NEW YORK – Cancer Research UK and partners at several British and American institutions this week announced an alliance to develop new strategies and technologies for early-stage cancer detection.
The International Alliance for Cancer Early Detection (ACED) involves investigators from CRUK, Stanford University, the University of Cambridge, University College London, the University of Manchester, and Oregon Health and Science University.
CRUK will invest £40 million ($52 million) over the next five years to support the alliance, while the US partners will invest $20 million to support research projects and infrastructure.
Michelle Mitchell, CRUK's chief executive, said in a statement that the alliance aims to "develop effective new ways to detect cancer earlier," and that only international partnerships can deliver results. "Benefits for patients will only be realized if early cancer detection leaders from around the world come together," she said. "No more siloes, no more missed opportunities."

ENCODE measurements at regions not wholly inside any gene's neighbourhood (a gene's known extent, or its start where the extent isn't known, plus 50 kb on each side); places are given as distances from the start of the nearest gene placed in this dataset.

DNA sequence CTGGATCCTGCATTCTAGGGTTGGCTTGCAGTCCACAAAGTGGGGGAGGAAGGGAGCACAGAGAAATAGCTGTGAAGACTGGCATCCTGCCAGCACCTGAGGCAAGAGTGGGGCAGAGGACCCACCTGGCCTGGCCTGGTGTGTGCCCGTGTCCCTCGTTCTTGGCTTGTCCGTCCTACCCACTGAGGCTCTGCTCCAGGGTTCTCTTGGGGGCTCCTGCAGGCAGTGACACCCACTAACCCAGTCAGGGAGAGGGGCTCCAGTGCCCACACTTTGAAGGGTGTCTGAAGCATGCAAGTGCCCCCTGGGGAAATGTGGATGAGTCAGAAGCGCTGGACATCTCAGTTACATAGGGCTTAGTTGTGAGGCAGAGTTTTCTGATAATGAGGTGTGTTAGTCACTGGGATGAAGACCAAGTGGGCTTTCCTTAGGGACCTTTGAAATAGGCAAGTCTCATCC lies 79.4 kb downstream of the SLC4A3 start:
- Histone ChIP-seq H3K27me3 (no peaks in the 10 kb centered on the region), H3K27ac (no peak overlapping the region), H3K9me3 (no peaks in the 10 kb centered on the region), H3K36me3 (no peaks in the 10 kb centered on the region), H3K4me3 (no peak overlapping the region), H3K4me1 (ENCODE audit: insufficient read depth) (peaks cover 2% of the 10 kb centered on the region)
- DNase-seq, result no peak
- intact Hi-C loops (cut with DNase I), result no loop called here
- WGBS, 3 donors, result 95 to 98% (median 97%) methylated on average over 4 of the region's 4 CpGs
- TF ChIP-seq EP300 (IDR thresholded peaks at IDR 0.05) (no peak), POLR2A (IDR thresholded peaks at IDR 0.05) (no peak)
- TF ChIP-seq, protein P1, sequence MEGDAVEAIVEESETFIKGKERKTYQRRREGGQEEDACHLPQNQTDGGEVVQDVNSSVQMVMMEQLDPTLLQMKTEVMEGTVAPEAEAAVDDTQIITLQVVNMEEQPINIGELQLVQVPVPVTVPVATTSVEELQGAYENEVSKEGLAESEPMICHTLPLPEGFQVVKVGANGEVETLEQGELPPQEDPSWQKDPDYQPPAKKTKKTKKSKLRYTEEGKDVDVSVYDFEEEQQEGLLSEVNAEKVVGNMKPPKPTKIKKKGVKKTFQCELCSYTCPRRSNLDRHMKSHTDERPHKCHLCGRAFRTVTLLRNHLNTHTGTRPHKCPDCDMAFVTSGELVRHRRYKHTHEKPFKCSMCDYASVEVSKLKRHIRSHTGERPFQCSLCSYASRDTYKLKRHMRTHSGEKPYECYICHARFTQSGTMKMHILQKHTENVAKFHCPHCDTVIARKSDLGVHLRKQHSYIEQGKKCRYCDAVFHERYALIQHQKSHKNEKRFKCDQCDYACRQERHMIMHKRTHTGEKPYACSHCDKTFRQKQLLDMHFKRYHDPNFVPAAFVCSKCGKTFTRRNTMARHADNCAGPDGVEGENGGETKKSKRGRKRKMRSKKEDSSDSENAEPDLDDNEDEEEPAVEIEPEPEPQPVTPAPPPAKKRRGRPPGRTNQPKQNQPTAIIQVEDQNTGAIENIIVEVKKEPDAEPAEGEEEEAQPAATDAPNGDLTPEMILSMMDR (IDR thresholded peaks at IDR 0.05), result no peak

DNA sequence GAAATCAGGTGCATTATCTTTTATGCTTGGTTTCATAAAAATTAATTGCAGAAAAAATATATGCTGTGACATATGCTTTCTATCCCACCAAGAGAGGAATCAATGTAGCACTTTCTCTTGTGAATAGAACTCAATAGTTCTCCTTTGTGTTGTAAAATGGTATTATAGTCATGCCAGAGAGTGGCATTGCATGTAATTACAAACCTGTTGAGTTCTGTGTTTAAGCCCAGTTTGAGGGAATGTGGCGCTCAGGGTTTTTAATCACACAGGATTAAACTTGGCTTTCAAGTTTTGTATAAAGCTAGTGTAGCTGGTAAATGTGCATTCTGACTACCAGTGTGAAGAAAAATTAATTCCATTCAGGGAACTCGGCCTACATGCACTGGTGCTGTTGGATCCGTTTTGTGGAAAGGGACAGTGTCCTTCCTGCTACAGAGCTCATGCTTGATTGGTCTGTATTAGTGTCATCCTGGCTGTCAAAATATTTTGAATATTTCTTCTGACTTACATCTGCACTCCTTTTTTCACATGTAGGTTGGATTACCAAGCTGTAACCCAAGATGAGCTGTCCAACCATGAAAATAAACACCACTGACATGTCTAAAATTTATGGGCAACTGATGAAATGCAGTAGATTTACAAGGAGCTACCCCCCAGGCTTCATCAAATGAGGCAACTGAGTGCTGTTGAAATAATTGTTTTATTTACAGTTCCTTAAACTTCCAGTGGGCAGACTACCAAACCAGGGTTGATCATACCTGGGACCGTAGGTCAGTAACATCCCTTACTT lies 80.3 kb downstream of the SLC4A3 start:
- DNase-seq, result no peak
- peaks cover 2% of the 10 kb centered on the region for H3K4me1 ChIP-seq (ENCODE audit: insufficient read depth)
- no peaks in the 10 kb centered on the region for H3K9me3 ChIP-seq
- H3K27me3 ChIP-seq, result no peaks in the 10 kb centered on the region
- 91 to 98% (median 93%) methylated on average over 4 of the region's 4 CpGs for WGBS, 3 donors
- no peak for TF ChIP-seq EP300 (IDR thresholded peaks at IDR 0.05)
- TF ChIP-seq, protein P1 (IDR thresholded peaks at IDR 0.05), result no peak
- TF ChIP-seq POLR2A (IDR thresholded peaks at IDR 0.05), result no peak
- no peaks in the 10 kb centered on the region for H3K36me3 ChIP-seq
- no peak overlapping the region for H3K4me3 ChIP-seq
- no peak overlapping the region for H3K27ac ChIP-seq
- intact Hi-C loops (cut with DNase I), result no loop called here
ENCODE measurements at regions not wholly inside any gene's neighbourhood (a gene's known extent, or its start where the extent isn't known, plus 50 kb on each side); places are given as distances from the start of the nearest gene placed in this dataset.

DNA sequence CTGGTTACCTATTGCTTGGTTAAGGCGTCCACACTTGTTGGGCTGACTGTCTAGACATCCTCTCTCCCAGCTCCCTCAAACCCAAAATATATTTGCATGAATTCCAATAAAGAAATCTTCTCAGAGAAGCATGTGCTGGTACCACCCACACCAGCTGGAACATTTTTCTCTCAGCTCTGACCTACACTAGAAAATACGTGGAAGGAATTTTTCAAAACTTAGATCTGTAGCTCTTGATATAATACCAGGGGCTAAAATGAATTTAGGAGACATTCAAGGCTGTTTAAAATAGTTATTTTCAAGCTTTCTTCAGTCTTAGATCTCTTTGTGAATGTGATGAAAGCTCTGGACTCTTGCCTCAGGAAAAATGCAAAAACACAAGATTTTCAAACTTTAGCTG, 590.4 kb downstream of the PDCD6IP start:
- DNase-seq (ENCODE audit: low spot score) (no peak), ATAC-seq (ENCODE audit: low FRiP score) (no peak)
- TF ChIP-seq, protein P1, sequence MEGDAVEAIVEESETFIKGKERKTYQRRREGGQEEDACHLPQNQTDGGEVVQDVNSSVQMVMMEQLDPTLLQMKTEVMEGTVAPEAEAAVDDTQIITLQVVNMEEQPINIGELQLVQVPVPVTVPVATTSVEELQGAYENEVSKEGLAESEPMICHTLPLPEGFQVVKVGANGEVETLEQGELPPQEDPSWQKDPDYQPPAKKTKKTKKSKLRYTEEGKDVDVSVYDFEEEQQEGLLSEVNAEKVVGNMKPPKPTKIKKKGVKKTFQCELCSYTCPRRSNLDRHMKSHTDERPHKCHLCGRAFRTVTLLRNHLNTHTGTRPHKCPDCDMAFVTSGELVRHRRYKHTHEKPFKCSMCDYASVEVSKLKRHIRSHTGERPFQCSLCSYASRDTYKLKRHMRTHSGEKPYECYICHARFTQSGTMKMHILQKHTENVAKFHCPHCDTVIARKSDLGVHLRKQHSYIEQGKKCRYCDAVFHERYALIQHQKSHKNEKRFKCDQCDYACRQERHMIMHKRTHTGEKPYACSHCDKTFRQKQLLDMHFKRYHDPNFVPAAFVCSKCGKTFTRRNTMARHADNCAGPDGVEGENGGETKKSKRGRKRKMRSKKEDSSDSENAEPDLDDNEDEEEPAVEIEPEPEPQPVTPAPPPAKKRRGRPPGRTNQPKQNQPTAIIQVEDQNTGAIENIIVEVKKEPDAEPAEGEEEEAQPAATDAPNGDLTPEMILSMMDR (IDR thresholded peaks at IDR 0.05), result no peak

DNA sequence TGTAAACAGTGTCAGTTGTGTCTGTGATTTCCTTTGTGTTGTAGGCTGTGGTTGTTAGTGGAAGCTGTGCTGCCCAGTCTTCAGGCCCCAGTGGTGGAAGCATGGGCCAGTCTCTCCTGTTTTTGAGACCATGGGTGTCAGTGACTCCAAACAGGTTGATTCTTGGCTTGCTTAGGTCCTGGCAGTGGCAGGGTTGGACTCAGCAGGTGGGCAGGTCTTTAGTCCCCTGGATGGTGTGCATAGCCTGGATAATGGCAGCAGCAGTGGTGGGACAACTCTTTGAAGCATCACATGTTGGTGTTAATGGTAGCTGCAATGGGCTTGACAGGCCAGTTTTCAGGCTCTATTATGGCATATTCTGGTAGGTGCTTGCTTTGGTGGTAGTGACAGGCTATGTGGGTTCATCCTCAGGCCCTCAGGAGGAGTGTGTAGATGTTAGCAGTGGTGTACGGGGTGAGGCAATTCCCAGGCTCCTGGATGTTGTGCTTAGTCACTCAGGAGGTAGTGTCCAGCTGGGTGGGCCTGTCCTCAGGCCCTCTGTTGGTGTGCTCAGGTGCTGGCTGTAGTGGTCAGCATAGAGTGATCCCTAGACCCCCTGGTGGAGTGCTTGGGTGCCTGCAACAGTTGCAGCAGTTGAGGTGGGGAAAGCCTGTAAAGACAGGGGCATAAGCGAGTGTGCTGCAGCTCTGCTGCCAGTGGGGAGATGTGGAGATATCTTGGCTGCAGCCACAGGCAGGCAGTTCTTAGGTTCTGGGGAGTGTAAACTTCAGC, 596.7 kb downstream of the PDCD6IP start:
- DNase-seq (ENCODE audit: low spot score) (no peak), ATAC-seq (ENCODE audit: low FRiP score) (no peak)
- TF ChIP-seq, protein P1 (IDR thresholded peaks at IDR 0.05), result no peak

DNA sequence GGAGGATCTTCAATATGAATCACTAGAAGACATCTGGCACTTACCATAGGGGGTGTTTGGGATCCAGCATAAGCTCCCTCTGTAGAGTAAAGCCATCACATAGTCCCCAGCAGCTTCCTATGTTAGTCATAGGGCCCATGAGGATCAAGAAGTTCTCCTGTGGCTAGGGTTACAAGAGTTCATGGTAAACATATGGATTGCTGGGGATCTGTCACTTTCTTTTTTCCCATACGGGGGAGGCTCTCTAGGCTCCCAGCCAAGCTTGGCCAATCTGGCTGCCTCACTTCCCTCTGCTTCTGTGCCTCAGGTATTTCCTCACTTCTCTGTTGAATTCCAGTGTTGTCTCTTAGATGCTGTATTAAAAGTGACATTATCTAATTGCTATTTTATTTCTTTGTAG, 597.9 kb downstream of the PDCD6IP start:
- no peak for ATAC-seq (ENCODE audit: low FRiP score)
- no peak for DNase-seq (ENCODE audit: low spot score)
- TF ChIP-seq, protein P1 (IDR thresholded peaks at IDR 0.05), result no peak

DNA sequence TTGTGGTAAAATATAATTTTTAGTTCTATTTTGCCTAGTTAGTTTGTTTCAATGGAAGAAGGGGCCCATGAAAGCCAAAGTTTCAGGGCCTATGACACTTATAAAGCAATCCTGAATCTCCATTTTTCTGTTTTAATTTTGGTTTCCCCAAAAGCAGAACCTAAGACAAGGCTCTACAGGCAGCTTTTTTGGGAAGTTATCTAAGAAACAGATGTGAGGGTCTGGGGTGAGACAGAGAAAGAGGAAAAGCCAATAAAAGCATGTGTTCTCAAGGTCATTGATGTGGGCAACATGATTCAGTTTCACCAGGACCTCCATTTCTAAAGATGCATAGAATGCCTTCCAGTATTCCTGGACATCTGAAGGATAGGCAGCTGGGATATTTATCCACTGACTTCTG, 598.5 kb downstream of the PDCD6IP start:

The agenda for ACED includes developing new imaging techniques and robotics to detect tumors and precancerous lesions, generating less-invasive blood, breath, and urine tests, and using artificial intelligence and big data to look for signs of cancer missed by other techniques.
Organizers said the alliance will have a "globally unique platform" to test out new tools in real-world hospital and healthcare settings. They will also engage pharmaceutical and biotechnology firms to better reach patients. Another goal is to train a new generation of early cancer detection leaders.
The US centers taking part in ACED include the Canary Center at Stanford and OHSU Knight Cancer Institute's CEDAR Center. Sam Gambhir, director of the Canary Center, said in a statement that the new alliance will "bring great opportunities for truly transformative approaches to be jointly conceived, tested, and deployed."
The Canary Center has expertise in developing and integrating in vivo diagnostics, such as imaging, and in vitro diagnostics, such as blood-based molecular tests. The center maintains programs in molecular imaging, proteomics, chemistry, cell and molecular biology, and bioinformatics.
"Our greatest chances in winning the war against cancer lie in tackling the front end of the cancer problem and not after cancer is more widespread and heterogeneous," Gambhir said.